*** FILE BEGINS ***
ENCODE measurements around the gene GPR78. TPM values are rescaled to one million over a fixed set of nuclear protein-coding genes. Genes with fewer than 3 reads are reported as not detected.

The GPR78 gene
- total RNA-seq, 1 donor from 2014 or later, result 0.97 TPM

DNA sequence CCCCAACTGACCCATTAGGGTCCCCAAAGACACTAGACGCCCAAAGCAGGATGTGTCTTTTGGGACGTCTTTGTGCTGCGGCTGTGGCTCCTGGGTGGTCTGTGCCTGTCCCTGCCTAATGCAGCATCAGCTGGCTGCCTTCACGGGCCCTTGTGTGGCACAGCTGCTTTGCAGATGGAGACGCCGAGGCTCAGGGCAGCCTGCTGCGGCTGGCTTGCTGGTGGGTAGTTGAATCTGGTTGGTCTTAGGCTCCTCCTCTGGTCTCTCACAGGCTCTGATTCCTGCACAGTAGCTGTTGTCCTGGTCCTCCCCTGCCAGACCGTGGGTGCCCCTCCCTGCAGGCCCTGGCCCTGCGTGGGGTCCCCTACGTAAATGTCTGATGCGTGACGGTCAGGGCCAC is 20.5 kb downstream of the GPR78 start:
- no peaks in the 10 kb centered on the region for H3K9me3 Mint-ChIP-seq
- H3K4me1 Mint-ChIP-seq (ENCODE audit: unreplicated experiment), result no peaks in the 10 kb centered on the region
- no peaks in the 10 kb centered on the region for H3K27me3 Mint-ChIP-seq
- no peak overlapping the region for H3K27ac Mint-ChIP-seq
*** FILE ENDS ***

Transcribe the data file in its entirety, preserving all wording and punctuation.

ENCODE measurements around the gene GPR78. TPM values are rescaled to one million over a fixed set of nuclear protein-coding genes. Genes with fewer than 3 reads are reported as not detected.

The GPR78 gene
- total RNA-seq, 1 donor from 2014 or later, result 0.97 TPM

DNA sequence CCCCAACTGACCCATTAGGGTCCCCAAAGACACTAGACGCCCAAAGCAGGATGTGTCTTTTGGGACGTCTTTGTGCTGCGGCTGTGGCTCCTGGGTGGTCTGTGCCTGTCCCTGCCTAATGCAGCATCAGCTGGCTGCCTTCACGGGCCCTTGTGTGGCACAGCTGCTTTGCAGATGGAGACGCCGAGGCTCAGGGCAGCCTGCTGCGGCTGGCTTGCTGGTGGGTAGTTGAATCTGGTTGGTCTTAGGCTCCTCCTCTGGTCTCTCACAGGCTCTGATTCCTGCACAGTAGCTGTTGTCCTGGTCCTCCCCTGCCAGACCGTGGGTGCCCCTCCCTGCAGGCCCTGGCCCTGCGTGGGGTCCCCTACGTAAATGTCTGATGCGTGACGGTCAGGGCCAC is 20.5 kb downstream of the GPR78 start:
- no peaks in the 10 kb centered on the region for H3K9me3 Mint-ChIP-seq
- H3K4me1 Mint-ChIP-seq (ENCODE audit: unreplicated experiment), result no peaks in the 10 kb centered on the region
- no peaks in the 10 kb centered on the region for H3K27me3 Mint-ChIP-seq
- no peak overlapping the region for H3K27ac Mint-ChIP-seq